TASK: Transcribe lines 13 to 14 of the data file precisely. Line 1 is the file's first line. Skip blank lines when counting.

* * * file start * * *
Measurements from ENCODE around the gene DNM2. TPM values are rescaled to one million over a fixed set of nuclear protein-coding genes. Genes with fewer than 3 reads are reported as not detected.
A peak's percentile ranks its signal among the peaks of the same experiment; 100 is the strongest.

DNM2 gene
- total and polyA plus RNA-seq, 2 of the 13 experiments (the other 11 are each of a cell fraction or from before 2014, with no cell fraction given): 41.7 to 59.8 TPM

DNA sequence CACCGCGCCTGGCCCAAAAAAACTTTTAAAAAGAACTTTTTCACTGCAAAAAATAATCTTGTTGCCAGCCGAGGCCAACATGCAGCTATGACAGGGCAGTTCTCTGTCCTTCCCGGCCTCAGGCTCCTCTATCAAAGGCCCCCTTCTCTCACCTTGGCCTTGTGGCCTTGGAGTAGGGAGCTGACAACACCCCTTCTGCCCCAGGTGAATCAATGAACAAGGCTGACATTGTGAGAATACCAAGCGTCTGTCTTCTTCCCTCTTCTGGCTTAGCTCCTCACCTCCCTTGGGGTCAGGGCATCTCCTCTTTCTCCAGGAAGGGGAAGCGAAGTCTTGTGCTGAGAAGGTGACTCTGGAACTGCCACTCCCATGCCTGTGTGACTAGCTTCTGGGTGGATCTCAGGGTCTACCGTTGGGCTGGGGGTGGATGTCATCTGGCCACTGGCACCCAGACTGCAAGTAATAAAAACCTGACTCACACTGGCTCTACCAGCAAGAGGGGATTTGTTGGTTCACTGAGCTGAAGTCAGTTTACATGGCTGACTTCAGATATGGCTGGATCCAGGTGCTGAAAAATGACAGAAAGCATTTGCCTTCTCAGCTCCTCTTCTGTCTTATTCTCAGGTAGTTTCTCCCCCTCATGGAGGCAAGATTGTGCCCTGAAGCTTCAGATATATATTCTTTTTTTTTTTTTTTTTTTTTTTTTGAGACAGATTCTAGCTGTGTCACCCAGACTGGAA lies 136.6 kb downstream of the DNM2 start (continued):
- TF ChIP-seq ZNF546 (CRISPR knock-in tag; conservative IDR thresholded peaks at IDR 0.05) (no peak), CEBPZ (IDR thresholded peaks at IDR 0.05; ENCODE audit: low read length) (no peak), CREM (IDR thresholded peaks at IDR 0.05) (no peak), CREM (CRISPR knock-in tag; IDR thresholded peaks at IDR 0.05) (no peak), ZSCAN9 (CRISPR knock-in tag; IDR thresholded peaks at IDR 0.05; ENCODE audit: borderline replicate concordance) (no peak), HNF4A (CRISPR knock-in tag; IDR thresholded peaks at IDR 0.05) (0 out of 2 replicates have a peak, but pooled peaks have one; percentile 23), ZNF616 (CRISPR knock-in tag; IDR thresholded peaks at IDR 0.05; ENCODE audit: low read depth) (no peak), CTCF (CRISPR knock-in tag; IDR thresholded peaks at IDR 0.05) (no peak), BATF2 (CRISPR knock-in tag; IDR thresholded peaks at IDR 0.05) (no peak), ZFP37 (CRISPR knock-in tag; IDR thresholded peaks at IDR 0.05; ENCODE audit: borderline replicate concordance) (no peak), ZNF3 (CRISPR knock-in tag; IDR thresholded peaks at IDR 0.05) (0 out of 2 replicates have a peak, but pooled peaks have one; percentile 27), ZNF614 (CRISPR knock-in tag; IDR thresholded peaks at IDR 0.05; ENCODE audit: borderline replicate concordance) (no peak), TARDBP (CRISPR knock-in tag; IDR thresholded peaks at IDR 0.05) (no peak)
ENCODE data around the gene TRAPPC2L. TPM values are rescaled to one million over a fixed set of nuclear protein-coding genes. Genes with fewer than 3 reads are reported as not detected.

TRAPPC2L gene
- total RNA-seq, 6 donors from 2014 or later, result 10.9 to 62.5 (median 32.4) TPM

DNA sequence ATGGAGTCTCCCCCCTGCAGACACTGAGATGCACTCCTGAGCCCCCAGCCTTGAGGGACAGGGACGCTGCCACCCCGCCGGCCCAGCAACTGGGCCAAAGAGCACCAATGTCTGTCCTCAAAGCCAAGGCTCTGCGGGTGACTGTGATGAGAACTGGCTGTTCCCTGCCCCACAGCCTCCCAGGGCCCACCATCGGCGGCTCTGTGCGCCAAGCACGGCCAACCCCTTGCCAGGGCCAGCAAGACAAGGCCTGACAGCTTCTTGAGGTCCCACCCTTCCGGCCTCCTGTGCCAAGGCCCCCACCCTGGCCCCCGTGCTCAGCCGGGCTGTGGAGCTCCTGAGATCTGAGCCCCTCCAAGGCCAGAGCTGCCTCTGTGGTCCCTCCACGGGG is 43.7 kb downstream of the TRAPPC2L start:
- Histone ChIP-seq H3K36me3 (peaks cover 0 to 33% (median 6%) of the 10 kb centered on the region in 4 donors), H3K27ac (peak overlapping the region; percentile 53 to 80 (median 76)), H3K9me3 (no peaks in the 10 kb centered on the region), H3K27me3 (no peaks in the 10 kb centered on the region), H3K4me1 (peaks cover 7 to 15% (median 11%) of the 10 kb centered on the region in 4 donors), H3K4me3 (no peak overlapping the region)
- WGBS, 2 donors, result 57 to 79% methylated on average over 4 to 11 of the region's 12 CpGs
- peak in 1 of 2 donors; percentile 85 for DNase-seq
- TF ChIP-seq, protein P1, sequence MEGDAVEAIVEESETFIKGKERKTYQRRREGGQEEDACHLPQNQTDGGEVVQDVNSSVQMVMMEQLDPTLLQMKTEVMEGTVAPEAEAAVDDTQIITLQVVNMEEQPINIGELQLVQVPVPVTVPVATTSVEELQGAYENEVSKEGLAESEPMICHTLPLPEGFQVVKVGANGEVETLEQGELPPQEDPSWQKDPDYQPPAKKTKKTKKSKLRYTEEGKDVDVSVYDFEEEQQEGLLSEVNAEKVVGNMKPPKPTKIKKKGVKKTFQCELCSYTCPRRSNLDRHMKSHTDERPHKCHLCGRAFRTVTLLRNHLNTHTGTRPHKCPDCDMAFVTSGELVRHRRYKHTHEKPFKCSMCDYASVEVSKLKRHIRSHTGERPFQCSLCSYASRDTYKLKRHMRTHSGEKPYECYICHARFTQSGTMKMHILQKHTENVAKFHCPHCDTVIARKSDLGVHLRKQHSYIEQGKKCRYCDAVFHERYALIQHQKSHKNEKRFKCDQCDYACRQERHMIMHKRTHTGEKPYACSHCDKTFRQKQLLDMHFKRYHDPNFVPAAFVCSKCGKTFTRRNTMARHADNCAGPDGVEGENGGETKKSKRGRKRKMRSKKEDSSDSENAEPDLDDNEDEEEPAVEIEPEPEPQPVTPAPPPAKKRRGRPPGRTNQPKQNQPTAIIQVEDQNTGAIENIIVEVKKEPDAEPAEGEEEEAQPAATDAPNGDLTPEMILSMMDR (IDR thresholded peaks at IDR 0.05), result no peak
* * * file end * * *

- peak in 1 of 2 donors; percentile 85 for DNase-seq
- TF ChIP-seq, protein P1, sequence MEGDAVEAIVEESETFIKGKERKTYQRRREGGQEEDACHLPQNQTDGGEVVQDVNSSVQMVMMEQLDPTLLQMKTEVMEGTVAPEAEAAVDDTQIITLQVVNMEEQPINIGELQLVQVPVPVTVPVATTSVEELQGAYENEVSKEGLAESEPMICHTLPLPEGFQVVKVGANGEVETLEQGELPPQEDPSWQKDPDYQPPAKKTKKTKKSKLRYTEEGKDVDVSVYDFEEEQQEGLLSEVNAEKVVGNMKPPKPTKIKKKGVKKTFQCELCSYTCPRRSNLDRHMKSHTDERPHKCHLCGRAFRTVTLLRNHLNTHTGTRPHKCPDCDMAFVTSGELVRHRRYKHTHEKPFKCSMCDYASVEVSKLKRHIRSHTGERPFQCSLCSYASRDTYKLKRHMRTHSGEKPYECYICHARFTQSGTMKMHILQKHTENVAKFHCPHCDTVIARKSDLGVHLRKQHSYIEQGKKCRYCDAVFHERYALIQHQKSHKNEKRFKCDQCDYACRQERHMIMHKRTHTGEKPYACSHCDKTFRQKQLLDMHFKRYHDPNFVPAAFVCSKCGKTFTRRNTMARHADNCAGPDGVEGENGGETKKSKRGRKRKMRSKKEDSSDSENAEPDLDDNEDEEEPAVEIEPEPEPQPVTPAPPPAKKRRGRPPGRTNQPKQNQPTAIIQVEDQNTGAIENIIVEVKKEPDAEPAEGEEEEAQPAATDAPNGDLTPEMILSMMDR (IDR thresholded peaks at IDR 0.05), result no peak